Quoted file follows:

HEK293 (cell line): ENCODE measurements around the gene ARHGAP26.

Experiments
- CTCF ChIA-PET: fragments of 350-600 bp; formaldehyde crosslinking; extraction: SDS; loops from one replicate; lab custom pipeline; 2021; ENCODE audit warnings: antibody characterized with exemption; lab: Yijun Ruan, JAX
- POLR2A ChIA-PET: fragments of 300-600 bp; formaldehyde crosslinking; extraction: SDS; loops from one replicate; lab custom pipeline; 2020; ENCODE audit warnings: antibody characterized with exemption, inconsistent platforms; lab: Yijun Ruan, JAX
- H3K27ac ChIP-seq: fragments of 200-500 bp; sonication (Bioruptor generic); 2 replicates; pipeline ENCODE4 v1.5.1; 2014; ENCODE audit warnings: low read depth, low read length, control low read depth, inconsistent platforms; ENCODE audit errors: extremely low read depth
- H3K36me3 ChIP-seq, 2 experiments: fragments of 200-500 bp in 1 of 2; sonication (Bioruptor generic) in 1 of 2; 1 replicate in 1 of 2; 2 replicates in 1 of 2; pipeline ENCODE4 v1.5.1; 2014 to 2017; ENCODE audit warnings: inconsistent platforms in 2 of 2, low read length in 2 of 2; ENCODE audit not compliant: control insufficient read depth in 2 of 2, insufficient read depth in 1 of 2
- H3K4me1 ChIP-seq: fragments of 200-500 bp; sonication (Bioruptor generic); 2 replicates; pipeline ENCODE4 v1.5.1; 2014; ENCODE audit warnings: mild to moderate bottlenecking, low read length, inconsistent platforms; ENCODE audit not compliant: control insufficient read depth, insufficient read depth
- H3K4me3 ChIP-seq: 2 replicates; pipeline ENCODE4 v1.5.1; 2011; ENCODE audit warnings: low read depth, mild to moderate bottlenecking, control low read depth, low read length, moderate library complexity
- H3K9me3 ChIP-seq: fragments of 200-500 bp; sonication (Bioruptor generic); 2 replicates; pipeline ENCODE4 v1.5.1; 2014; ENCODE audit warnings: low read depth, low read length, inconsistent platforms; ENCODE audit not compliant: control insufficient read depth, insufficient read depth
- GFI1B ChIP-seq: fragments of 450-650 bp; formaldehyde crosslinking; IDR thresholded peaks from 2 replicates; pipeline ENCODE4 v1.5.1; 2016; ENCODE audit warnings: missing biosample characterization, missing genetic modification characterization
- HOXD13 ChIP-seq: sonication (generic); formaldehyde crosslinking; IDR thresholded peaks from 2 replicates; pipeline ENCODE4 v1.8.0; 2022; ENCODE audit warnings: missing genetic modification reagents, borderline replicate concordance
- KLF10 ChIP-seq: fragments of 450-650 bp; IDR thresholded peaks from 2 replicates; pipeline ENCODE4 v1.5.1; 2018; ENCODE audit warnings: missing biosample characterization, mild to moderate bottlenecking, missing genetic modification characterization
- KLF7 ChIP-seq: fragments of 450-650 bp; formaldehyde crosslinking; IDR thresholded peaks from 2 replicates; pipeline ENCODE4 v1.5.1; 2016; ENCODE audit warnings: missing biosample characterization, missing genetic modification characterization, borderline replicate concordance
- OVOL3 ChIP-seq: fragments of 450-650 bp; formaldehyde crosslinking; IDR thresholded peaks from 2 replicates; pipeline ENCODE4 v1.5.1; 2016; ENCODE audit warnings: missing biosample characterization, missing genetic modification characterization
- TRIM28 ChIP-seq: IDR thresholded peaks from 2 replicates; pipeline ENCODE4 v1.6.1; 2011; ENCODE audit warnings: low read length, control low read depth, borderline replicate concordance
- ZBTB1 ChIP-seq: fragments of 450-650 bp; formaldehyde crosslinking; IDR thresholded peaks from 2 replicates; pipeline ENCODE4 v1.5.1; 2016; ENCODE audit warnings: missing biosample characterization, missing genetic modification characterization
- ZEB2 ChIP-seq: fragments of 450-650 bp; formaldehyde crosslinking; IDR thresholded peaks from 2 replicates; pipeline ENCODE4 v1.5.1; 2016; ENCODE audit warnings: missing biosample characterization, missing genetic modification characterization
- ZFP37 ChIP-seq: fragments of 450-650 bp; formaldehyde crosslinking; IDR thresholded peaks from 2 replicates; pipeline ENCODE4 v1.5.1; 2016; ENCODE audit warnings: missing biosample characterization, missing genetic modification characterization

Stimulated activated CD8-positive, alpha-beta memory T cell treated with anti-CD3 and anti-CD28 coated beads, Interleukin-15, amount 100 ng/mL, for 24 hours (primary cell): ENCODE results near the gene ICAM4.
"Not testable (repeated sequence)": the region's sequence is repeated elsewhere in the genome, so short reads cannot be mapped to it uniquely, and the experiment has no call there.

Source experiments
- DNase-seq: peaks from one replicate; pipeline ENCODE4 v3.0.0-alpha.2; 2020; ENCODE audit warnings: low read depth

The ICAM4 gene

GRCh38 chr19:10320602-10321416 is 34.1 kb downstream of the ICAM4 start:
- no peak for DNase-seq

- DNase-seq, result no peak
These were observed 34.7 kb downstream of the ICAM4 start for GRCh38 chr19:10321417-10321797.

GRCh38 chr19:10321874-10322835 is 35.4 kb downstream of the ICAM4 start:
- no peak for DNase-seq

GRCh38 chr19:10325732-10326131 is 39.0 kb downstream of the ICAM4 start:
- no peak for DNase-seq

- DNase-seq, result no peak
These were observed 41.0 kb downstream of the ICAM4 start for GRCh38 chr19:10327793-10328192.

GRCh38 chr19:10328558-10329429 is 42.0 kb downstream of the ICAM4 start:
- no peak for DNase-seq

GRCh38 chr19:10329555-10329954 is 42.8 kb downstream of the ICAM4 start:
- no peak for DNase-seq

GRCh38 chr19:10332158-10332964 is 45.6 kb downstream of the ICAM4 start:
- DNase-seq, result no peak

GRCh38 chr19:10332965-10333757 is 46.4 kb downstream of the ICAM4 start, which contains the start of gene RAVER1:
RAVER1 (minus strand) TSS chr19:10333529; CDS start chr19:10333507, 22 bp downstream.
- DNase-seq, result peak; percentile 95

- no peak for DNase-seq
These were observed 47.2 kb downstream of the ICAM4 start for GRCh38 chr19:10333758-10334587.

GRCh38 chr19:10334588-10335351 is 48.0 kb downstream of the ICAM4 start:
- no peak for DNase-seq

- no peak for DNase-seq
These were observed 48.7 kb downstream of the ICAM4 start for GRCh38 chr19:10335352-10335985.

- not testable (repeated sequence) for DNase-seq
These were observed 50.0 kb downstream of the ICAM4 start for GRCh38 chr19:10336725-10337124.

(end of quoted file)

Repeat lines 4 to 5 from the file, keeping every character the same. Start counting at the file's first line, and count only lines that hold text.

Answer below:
- POLR2A ChIA-PET: fragments of 300-600 bp; formaldehyde crosslinking; extraction: SDS; loops from one replicate; lab custom pipeline; 2020; ENCODE audit warnings: antibody characterized with exemption, inconsistent platforms; lab: Yijun Ruan, JAX
- H3K27ac ChIP-seq: fragments of 200-500 bp; sonication (Bioruptor generic); 2 replicates; pipeline ENCODE4 v1.5.1; 2014; ENCODE audit warnings: low read depth, low read length, control low read depth, inconsistent platforms; ENCODE audit errors: extremely low read depth